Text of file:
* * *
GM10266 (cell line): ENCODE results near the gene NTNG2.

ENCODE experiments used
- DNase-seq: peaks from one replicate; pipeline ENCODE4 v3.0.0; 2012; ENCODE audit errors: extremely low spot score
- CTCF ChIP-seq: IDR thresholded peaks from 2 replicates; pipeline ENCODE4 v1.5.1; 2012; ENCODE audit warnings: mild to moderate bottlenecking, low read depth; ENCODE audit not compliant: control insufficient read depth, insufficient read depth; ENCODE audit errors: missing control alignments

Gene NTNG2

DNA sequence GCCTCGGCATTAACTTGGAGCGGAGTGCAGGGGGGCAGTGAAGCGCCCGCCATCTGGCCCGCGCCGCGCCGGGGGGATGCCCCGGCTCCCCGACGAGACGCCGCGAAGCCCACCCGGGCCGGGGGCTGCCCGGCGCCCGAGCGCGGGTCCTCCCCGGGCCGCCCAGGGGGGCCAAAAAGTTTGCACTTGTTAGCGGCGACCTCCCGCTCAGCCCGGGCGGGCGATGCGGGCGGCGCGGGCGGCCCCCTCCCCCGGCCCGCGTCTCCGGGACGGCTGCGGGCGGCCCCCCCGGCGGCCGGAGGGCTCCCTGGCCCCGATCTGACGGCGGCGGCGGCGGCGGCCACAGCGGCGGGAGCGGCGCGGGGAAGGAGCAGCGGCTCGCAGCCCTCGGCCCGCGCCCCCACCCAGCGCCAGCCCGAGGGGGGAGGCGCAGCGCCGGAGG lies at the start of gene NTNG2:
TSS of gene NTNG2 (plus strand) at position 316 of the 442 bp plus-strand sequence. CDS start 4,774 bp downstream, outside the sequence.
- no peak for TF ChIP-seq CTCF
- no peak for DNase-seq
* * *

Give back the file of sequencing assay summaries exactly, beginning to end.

GM10266 (cell line): ENCODE results near the gene NTNG2.

ENCODE experiments used
- DNase-seq: peaks from one replicate; pipeline ENCODE4 v3.0.0; 2012; ENCODE audit errors: extremely low spot score
- CTCF ChIP-seq: IDR thresholded peaks from 2 replicates; pipeline ENCODE4 v1.5.1; 2012; ENCODE audit warnings: mild to moderate bottlenecking, low read depth; ENCODE audit not compliant: control insufficient read depth, insufficient read depth; ENCODE audit errors: missing control alignments

Gene NTNG2

DNA sequence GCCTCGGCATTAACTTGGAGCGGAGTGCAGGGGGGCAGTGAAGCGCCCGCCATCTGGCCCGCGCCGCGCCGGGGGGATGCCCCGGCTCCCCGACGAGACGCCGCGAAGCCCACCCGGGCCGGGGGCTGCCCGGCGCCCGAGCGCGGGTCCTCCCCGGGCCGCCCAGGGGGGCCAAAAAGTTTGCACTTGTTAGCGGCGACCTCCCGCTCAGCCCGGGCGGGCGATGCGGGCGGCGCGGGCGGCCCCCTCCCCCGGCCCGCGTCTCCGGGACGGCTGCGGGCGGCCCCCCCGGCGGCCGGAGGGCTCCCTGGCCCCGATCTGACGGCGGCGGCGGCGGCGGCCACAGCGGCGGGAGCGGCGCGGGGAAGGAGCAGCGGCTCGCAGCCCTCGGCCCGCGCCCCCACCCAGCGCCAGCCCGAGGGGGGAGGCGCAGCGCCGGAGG lies at the start of gene NTNG2:
TSS of gene NTNG2 (plus strand) at position 316 of the 442 bp plus-strand sequence. CDS start 4,774 bp downstream, outside the sequence.
- no peak for TF ChIP-seq CTCF
- no peak for DNase-seq